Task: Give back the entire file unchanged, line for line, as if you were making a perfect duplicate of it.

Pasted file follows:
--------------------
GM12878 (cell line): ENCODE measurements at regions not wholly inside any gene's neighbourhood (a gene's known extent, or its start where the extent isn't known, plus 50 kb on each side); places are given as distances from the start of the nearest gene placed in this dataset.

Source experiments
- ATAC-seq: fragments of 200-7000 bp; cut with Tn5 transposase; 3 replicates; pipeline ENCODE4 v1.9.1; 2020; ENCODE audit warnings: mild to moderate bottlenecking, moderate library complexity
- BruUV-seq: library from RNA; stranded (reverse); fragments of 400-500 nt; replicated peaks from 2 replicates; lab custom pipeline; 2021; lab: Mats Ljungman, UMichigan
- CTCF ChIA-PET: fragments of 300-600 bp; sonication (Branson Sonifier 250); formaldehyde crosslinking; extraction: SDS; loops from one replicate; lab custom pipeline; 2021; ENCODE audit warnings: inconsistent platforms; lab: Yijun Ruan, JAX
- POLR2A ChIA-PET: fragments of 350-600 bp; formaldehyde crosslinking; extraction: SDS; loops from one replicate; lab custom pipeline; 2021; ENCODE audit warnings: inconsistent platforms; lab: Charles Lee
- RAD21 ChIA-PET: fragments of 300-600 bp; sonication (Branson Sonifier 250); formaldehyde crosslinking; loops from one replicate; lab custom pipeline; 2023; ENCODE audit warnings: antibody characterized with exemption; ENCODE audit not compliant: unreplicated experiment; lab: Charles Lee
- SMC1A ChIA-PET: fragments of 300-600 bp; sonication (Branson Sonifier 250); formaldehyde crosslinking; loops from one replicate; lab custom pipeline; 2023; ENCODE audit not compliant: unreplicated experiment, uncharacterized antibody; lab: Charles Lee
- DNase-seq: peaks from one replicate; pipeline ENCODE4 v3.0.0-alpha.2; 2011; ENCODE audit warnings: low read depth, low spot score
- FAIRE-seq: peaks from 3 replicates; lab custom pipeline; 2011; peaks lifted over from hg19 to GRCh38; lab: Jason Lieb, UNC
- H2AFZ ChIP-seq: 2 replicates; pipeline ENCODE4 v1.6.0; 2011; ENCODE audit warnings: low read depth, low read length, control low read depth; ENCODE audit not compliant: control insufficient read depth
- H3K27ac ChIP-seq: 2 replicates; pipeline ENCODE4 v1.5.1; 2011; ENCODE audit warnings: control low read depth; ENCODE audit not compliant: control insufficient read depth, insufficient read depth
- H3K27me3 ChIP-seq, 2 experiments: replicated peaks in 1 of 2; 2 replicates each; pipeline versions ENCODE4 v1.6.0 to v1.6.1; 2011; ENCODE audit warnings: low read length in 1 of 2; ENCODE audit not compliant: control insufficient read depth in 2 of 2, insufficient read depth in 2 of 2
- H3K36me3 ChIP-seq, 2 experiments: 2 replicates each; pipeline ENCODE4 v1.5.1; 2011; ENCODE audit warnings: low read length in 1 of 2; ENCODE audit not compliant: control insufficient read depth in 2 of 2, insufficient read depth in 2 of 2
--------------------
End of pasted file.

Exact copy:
GM12878 (cell line): ENCODE measurements at regions not wholly inside any gene's neighbourhood (a gene's known extent, or its start where the extent isn't known, plus 50 kb on each side); places are given as distances from the start of the nearest gene placed in this dataset.

Source experiments
- ATAC-seq: fragments of 200-7000 bp; cut with Tn5 transposase; 3 replicates; pipeline ENCODE4 v1.9.1; 2020; ENCODE audit warnings: mild to moderate bottlenecking, moderate library complexity
- BruUV-seq: library from RNA; stranded (reverse); fragments of 400-500 nt; replicated peaks from 2 replicates; lab custom pipeline; 2021; lab: Mats Ljungman, UMichigan
- CTCF ChIA-PET: fragments of 300-600 bp; sonication (Branson Sonifier 250); formaldehyde crosslinking; extraction: SDS; loops from one replicate; lab custom pipeline; 2021; ENCODE audit warnings: inconsistent platforms; lab: Yijun Ruan, JAX
- POLR2A ChIA-PET: fragments of 350-600 bp; formaldehyde crosslinking; extraction: SDS; loops from one replicate; lab custom pipeline; 2021; ENCODE audit warnings: inconsistent platforms; lab: Charles Lee
- RAD21 ChIA-PET: fragments of 300-600 bp; sonication (Branson Sonifier 250); formaldehyde crosslinking; loops from one replicate; lab custom pipeline; 2023; ENCODE audit warnings: antibody characterized with exemption; ENCODE audit not compliant: unreplicated experiment; lab: Charles Lee
- SMC1A ChIA-PET: fragments of 300-600 bp; sonication (Branson Sonifier 250); formaldehyde crosslinking; loops from one replicate; lab custom pipeline; 2023; ENCODE audit not compliant: unreplicated experiment, uncharacterized antibody; lab: Charles Lee
- DNase-seq: peaks from one replicate; pipeline ENCODE4 v3.0.0-alpha.2; 2011; ENCODE audit warnings: low read depth, low spot score
- FAIRE-seq: peaks from 3 replicates; lab custom pipeline; 2011; peaks lifted over from hg19 to GRCh38; lab: Jason Lieb, UNC
- H2AFZ ChIP-seq: 2 replicates; pipeline ENCODE4 v1.6.0; 2011; ENCODE audit warnings: low read depth, low read length, control low read depth; ENCODE audit not compliant: control insufficient read depth
- H3K27ac ChIP-seq: 2 replicates; pipeline ENCODE4 v1.5.1; 2011; ENCODE audit warnings: control low read depth; ENCODE audit not compliant: control insufficient read depth, insufficient read depth
- H3K27me3 ChIP-seq, 2 experiments: replicated peaks in 1 of 2; 2 replicates each; pipeline versions ENCODE4 v1.6.0 to v1.6.1; 2011; ENCODE audit warnings: low read length in 1 of 2; ENCODE audit not compliant: control insufficient read depth in 2 of 2, insufficient read depth in 2 of 2
- H3K36me3 ChIP-seq, 2 experiments: 2 replicates each; pipeline ENCODE4 v1.5.1; 2011; ENCODE audit warnings: low read length in 1 of 2; ENCODE audit not compliant: control insufficient read depth in 2 of 2, insufficient read depth in 2 of 2